Sunday, October 24, 2010

Lee Thayer on High Performance Leadership

My favorite leadership guru is Lee Thayer, now 83-years-old and living in a glass house in the mountains of North Carolina with no fear of confronting anyone as long as it is on high performance leadership!
In August, he presented to a number of my members on his views, which are summarized below.
If you decide to purchase one of his books, be prepared for a difficult read. As he says, "It was difficult to write it, so I want it to be difficult to read."

His books include: “Conversations,” “Leadership: Thinking, Being, Doing,” and “Leadership Virtuosity.” He is working on “The Competent Organization.”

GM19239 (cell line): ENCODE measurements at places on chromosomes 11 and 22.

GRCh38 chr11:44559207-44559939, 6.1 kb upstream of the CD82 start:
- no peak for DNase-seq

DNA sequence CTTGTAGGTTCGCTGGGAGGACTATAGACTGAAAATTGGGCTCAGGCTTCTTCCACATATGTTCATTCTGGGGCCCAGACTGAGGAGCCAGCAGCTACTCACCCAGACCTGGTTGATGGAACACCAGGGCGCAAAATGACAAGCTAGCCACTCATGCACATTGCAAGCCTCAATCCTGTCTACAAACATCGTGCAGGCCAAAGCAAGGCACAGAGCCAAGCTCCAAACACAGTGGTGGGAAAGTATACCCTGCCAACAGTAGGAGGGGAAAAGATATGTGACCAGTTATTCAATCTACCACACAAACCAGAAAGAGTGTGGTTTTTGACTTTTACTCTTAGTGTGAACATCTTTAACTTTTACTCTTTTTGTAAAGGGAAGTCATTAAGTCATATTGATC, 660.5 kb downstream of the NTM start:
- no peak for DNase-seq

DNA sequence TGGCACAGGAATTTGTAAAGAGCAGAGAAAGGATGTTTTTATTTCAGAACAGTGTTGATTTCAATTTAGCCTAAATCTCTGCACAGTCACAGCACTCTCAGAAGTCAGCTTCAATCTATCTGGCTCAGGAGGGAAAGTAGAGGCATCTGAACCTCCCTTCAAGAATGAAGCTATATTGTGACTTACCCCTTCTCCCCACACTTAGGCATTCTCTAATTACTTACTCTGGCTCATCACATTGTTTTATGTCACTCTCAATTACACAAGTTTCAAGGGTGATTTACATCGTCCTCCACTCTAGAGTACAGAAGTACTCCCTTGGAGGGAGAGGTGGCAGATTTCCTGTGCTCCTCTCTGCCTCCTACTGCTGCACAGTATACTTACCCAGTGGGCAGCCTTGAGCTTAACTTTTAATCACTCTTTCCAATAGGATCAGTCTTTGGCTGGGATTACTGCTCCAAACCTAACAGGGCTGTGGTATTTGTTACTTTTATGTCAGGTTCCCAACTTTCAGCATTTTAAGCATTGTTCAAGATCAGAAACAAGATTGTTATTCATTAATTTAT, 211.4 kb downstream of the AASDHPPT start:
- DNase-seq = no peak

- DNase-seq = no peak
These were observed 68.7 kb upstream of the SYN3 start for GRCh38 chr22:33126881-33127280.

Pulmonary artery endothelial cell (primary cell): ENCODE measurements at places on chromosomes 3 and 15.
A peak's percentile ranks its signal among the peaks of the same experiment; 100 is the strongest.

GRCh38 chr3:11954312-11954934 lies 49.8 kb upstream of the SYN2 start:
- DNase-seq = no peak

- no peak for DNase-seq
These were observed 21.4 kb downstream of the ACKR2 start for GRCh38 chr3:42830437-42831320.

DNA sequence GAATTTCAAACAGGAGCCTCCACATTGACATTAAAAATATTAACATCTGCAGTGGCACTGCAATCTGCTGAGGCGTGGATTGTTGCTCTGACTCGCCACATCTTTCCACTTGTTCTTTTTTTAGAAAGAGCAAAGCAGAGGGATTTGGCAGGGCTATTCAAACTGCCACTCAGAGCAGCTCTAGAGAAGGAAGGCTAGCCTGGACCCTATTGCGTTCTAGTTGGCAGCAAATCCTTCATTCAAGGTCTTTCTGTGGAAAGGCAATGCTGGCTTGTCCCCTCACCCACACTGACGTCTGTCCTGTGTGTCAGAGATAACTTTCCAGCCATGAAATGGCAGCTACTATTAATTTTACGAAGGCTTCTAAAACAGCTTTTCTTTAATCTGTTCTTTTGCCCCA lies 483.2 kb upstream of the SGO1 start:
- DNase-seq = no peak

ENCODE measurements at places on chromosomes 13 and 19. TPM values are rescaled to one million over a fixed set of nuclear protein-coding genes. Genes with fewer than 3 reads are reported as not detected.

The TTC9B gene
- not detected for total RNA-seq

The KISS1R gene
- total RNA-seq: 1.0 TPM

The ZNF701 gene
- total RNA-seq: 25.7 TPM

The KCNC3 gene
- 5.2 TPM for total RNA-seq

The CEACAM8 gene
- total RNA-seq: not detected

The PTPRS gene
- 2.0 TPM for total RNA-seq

Who does he read? Romanian Emile M. Cioran (1911-1995) on philosophy.
Here are some of Thayer’s points:

• Of Delta Airlines: “Sorry, there’s no hope for you.”
Of McDonnell Douglas two decades ago, with its 44 SVPs: “Too much bureaucracy to be high performance.”
• “A high performance organization is one that does everything it does better than anyone else ---- and improves upon that every day --- giving that organization a sustainable competitive advantage.”
• How to objectively see reality: First of all, Self-Deception. You don’t know who you are or they are, so you misinterpret what you are looking at. Make sure you know your Cause. Secondly, start with what people are saying about you. That’s the reality that matters.
• How to recognize a High Performer:
1. He/she sees/recognizes/thinks “out of the box” ... trends that most don’t see easily, not conventional observations.